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West Virginia which was the first state to license racinos, may be the first state to feel the impact of racino over saturation. Mountaineer Park, which now has competing racinos in key cities like Pittsburg, Pennsylvania, Youngstown, Ohio and even instate Wheeling, has been hit the hardest. MTR Gaming which was once considered the gold standard for racino operations has had to merge with Nevada based Eldorado Holding. Mountaineer has also cut racing dates and purses in the past few years. Charles Town which is closer to Maryland, where casinos are not that threatening yet, seems to be holding it's own.    

Pari-Mutual wagering began in West Virginia in 1933, shortly after that the Charles Town Turf Club was opened in the town of the same name (not to be confused with Charlestown, the State Capitol) in the West Virginia panhandle near the Maryland and Virginia borders. Soon to follow in 1937, Wheeling Downs was opened on another small slice of West Virginia, between the Pennsylvania and Ohio borders. These would be the only tracks in operation till the nineteen fifties.

In 1951, about 50 miles north of Wheeling Downs, Waterford Park, opened in Chester, which was stuffed into the tiniest tip of the state at it's northern most border. Waterford Park, was and still is the only mile track in West Virginia, it is also the only one which has a turf course, and until there was an accident, had a landing strip in it's infield. The last track built in West Virginia, was Shenandoah Downs, it was located a stones throw from the Charles Town Turf Club in Charles Town, but at the time there was a reason for it. All the state's tracks continued racing into the seventies.

Wheeling Downs, which had abandoned thoroughbreds in favor of harness horses in the late sixties, was the first to discontinue horse racing in 1975. Today it is still in business as a dog track. In 1979 these obituaries appeared in a local paper.

Charles Town Turf Club, Born December 2,1933, Died January 3, 1979, age 45 years 1 month 1 day.

Shenandoah Downs, Born May 1,1959, Died January 3, 1979, Age 19 years 8 Months 2 Days.

Many in the community thought it to be a ploy to force Sunday Racing, but it was for sure the end of old "Shenny". On the other hand Charles Town re-opened on February 16nth with both Sunday Racing and Shenandoah's race dates.

While this was all going on Waterford Park at the other end of the state wasn't doing much better. The track with the lowest purses for a commercial venue on the east coast was also in trouble.

In 1987, Waterford Park changed hands and was renamed Mountaineer Park, somewhere along the way Mountaineer Management convinced the state to allow them to have Video Lottery Terminals for a trial period. The experiment proved a success, slot machines were legalized in West Virginia, both Mountaineer and Charles Town were saved. Both of these tracks known for 1,200 and 1,500 claimers, now have competitive purse structures, and Mountaineer Park has won awards for it's business model.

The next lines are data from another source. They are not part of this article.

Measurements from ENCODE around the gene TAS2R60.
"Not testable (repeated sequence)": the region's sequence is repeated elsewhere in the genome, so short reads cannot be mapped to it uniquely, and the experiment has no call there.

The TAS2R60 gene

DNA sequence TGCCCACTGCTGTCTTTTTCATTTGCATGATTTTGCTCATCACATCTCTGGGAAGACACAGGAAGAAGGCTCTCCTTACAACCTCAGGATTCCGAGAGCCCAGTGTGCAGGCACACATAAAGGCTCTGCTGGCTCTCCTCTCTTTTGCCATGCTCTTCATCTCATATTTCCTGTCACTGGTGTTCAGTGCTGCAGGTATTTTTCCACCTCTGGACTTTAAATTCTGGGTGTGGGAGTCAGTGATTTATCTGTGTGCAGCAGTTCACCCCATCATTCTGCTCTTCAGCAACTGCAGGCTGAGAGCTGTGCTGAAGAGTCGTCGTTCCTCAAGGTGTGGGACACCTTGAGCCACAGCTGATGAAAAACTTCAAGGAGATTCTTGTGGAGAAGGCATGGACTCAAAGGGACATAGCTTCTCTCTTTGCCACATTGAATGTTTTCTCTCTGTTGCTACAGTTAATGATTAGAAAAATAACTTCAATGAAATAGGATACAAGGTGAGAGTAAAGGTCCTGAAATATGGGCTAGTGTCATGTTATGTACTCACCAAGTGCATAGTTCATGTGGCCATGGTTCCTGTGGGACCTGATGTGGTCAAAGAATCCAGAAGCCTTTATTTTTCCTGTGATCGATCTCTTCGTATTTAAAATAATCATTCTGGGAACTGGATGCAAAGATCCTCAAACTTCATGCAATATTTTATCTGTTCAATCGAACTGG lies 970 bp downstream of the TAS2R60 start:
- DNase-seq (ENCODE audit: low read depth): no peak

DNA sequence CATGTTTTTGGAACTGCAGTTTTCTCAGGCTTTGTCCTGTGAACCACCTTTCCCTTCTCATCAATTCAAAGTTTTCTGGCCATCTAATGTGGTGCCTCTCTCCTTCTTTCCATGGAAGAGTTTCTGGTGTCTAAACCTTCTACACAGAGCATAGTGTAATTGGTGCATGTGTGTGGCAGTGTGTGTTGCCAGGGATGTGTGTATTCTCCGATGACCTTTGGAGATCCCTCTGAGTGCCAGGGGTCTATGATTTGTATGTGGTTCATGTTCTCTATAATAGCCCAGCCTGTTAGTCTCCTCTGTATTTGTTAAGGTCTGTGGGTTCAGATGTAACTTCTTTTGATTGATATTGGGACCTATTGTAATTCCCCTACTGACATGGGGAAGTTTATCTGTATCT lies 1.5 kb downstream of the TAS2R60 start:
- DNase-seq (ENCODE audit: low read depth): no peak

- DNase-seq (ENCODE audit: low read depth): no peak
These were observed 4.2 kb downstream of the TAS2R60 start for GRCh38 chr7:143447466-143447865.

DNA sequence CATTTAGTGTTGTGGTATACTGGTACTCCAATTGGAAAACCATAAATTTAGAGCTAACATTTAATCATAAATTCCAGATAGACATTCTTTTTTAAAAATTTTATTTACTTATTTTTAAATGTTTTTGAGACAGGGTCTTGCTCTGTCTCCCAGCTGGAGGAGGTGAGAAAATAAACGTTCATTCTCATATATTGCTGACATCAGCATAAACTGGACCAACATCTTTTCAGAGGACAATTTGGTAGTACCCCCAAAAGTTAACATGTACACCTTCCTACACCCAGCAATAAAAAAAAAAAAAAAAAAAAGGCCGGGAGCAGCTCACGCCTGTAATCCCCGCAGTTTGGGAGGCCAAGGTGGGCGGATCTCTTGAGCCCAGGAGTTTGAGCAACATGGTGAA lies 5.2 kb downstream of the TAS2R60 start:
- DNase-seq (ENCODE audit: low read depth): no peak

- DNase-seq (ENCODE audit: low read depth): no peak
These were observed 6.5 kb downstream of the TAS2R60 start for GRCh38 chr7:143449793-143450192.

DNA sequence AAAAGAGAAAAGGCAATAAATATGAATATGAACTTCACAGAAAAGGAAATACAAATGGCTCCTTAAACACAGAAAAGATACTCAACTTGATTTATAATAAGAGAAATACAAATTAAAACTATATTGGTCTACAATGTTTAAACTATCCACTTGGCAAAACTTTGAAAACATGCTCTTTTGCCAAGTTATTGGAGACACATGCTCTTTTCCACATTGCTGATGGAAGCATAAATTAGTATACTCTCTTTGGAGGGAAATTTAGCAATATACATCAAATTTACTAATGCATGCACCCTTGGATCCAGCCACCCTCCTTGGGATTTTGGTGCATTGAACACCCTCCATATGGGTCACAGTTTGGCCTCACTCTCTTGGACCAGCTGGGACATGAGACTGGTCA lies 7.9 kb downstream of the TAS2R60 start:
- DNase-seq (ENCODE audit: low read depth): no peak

A couple of notable jockeys come to mind when detailing West Virginia. The first is New England native Carl Gambardella who learned his trade on the Charles Town circuit before returning to ride in New England. "Gamby" went on to ride over 4,000 winners and have a couple of fist fights with jockette Dodie Duys. The next is Willie Clark the legendary West Virginia who was for a long time the oldest jockey to win a race, at the age of 69, also at 69 Clark received a 30 day suspension for pretty much cutting off a field at the start of a race at Charlestown. After his suspension he rode a few more times, then retired.

The most famous of all would be Jesse Davidson a raGs to riches back to raGs story. With not much more than a fifth grade education Davidson started his career on minor circuits on the east coast. He finally made his home base in Charles Town in 1965 riding by day in Maryland and night in West Virginia he won a national riding title. That title gained him a ticket to the big time in New York, where he became the regular rider on champion filly Shuvee, and guided her to Triple Tiara in 1968, the triple crown for filly's. In 1975 Davidson's career came to a halt when he was convicted of race fixing, and served four and a half months in prison plus a lifelong suspension from racing.

Davidson fought the suspension and after 10 years managed to get re-licensed in Maryland. In 1986 he got his last bucket wish list item when he rode lonGshot Southern Appeal to a 13th place finish in the Kentucky Derby. In 1988 Davidson suffered a career ending injury never returning to his past glory. Davidson passed away in 2010 at 69.